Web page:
Trying to whip it into shape

Discussion in 'The Darkroom' started by terri, Nov 26, 2004.

  1. terri

    terri Administrator Staff Member Supporting Member

    Sep 2, 2003
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    In the mental ward of this forum
    Can others edit my Photos:
    Photos NOT OK to edit
    We had the Chromega-D pretty much dismantled for the journey home from Memphis to Atlanta, and finally got a day to spend just setting it up and cleaning it. It looks beautiful now. It just needed some TLC. :D Once bolted onto a table, it stands nearly 4 feet into the air - it's a beast!

    We've been stalking eBay for all the miscellaneous supplies and are currently waiting on lots of goodies to arrive.....the fun part. But also the maddening part. It's total hell to have a gleaming enlarger ready and waiting, and not be able to do anything with it!!!!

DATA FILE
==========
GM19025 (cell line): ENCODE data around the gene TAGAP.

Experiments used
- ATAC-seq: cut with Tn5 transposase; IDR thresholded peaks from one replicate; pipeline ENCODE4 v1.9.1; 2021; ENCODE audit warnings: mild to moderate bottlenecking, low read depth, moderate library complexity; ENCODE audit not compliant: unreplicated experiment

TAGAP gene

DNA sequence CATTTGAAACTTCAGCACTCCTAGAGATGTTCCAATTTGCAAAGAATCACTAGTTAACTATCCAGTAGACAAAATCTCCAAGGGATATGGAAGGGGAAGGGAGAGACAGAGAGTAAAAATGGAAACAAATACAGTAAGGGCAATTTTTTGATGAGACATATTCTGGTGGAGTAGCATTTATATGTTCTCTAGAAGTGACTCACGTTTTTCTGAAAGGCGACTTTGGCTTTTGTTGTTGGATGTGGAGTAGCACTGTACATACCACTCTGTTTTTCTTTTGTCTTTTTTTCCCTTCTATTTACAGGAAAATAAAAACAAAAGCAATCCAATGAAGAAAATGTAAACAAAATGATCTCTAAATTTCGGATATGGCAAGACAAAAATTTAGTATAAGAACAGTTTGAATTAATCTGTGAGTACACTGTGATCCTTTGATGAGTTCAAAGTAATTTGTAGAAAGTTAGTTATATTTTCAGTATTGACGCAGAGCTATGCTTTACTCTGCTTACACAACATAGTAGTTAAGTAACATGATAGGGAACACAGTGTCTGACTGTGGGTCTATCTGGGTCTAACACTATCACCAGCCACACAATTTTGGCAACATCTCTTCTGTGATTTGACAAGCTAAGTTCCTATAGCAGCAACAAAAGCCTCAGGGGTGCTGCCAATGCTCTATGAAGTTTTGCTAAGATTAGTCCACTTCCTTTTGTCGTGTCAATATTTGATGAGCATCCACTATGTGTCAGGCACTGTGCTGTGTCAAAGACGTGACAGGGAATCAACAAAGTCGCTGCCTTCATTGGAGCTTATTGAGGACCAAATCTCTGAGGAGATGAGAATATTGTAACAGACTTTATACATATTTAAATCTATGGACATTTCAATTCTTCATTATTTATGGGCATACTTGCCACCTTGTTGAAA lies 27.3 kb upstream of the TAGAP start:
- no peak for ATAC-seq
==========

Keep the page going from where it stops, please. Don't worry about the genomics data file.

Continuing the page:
Can't think of anything more fun to do with my long weekend, though, than messing around up there. :blulsh2: I'll keep you posted and hopefully soon will be able to show fruits of my labor!

    Actually - I KNEW there was a question I meant to ask, but I forgot about it during my prattle.... :p

    I have a motley assortment of safelights so far...differents sizes, etc, BUT they are ALL configured with 1A (red) filters. I'm wondering if they are going to work well with enlarging/contact papers. I'd like to avoid spending the money on OC/902 filters, and as soon as I'm set up I'm going to run tests on the red...I plan on using mainly VC papers (like Agfa and Ilford) hints on what my tests will reveal when I run these papers using the 1A filters?
  2. Hertz van Rental

    Hertz van Rental TPF Noob!

    Nov 8, 2004
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    Where am I now?
    Red safelights were/are designed for use with orthochromatic film and papers. The normal safelights to use with b&w are amber/dark brown - but reds will work fine.
    If you are doing colour work then there are safelights that can be used but in practice they produce so little light as to be almost useless.
    The best thing to do is to test your safelights by doing a step wedge exposure to see if the safelights cause any fogging.

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